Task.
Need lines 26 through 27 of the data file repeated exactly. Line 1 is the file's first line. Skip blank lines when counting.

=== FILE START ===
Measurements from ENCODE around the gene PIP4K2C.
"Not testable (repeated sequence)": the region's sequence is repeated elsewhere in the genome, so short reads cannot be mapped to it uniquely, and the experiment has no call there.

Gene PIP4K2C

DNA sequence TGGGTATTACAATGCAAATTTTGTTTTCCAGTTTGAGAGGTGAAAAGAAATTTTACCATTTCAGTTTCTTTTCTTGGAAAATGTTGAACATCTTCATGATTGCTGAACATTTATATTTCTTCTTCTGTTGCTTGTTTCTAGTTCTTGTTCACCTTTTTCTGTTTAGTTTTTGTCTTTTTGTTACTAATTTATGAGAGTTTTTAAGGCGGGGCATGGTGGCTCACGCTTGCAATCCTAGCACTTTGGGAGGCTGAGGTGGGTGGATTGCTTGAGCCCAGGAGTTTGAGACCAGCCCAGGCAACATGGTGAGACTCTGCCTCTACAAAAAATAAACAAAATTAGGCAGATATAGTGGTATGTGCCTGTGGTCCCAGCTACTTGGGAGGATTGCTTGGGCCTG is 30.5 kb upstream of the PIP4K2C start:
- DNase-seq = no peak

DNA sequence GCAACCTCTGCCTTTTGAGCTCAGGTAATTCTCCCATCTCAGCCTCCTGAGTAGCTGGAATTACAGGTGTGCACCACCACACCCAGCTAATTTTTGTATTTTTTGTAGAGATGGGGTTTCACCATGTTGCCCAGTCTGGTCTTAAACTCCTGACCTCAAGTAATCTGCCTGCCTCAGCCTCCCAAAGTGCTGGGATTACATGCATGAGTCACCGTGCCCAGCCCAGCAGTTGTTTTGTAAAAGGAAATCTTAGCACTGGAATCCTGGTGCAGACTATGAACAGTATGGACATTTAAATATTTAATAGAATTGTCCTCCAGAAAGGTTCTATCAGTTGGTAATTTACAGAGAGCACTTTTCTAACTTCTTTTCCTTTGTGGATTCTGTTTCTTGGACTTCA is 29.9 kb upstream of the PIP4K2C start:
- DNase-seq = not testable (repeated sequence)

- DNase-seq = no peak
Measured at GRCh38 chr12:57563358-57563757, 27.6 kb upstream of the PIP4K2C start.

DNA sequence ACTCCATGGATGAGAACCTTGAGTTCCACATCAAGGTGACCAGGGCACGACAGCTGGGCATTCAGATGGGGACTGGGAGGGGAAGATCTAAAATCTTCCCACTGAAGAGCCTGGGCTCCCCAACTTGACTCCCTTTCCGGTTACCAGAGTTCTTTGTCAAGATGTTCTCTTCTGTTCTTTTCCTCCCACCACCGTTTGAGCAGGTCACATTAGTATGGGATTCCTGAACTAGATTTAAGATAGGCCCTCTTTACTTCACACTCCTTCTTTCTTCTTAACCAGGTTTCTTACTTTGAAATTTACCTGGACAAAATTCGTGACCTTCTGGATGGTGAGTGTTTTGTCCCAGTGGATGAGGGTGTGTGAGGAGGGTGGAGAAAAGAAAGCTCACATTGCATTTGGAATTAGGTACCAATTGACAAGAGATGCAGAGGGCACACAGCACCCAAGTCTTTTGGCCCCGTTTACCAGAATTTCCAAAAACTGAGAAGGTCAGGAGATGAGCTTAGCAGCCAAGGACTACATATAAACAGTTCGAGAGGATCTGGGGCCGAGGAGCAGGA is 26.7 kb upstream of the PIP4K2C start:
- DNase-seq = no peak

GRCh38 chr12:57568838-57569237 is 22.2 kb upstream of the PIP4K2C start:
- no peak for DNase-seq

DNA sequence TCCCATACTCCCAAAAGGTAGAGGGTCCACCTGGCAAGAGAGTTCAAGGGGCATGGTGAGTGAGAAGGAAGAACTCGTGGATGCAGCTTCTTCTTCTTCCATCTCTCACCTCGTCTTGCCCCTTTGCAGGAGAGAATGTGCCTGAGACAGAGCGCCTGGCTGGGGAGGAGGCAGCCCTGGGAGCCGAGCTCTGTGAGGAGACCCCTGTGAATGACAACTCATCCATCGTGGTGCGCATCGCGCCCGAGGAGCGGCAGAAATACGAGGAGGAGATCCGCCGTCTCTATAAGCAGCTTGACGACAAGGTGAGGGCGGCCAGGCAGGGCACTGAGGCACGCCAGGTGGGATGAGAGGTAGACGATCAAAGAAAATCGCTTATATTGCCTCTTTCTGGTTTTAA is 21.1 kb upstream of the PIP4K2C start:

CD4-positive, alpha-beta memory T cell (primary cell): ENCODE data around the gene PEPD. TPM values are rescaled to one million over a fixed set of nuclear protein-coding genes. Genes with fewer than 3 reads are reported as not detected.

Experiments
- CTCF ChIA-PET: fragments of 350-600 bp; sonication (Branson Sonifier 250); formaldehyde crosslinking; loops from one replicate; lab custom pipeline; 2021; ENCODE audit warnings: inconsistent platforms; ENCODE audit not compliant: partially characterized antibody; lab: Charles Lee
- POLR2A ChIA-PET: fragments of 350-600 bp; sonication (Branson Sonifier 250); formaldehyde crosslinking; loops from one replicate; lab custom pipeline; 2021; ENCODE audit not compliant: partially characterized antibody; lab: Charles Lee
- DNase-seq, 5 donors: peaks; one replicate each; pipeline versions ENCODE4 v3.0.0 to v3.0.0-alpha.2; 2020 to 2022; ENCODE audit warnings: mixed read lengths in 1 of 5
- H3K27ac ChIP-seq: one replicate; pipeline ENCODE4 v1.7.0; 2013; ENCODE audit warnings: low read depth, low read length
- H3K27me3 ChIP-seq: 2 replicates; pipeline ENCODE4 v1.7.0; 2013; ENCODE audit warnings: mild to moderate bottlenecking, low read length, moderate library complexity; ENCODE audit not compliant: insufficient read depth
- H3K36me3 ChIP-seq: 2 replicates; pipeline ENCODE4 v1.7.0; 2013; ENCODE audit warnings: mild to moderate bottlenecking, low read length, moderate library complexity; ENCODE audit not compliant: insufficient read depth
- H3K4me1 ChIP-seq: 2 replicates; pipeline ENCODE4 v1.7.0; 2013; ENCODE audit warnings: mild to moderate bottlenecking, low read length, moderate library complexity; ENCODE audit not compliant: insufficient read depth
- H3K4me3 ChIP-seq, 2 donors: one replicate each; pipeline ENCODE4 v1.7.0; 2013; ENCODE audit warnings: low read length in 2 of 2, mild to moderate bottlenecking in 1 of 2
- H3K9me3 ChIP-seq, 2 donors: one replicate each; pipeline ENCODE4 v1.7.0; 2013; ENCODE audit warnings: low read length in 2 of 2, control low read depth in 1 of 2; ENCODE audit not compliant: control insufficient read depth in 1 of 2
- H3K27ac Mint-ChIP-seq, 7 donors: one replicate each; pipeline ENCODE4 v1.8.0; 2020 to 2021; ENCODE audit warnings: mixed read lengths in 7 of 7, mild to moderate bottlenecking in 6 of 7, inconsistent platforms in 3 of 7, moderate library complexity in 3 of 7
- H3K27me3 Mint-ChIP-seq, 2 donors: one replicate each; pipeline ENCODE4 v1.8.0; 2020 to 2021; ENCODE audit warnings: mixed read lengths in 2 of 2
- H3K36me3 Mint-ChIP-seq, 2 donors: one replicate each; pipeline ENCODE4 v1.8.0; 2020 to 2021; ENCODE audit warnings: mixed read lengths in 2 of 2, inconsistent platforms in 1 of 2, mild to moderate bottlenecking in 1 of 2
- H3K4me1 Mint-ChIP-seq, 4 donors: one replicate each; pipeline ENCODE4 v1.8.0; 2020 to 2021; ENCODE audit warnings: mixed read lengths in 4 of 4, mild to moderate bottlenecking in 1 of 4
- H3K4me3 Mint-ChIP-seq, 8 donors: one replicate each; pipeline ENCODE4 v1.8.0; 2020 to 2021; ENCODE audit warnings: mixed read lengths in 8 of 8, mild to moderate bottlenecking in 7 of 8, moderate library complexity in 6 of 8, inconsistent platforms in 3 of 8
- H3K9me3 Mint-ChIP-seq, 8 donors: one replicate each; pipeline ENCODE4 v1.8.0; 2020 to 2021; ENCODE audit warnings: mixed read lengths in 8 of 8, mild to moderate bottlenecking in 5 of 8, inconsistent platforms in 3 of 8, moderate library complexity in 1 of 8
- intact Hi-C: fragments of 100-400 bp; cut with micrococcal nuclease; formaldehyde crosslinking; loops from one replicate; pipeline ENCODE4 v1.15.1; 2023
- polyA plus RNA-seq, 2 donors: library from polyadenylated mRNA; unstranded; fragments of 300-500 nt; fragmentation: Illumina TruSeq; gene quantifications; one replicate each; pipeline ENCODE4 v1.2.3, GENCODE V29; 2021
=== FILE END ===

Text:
- H3K27ac Mint-ChIP-seq, 7 donors: one replicate each; pipeline ENCODE4 v1.8.0; 2020 to 2021; ENCODE audit warnings: mixed read lengths in 7 of 7, mild to moderate bottlenecking in 6 of 7, inconsistent platforms in 3 of 7, moderate library complexity in 3 of 7
- H3K27me3 Mint-ChIP-seq, 2 donors: one replicate each; pipeline ENCODE4 v1.8.0; 2020 to 2021; ENCODE audit warnings: mixed read lengths in 2 of 2